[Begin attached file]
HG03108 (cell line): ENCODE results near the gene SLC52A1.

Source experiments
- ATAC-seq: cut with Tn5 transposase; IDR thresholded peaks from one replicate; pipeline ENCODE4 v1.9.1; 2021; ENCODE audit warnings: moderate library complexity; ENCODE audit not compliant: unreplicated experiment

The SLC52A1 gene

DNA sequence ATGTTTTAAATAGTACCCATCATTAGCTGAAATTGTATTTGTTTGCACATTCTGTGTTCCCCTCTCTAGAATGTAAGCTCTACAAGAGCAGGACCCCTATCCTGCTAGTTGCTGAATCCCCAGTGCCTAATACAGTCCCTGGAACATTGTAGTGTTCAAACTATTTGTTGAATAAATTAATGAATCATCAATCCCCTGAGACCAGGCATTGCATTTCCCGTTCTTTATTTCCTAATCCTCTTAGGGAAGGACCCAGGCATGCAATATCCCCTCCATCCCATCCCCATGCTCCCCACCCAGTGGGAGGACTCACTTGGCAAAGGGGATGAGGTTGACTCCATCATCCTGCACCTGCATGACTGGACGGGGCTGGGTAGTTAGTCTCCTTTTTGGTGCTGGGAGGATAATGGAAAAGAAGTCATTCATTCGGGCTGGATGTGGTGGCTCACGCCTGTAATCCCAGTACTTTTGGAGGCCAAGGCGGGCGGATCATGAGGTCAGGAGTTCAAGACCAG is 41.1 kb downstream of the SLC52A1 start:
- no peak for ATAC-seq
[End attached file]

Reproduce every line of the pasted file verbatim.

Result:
HG03108 (cell line): ENCODE results near the gene SLC52A1.

Source experiments
- ATAC-seq: cut with Tn5 transposase; IDR thresholded peaks from one replicate; pipeline ENCODE4 v1.9.1; 2021; ENCODE audit warnings: moderate library complexity; ENCODE audit not compliant: unreplicated experiment

The SLC52A1 gene

DNA sequence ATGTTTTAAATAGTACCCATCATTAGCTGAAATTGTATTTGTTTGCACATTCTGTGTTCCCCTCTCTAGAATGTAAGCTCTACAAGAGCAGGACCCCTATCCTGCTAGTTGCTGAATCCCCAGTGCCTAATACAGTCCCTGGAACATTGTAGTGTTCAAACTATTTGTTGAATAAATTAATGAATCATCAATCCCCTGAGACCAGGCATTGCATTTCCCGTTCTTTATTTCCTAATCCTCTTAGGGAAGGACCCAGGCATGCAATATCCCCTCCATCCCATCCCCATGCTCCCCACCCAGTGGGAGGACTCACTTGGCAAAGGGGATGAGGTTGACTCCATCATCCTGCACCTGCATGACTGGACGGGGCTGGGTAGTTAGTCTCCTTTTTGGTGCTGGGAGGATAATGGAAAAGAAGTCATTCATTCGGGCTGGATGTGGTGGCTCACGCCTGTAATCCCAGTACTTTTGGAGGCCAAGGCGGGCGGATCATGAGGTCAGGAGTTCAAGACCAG is 41.1 kb downstream of the SLC52A1 start:
- no peak for ATAC-seq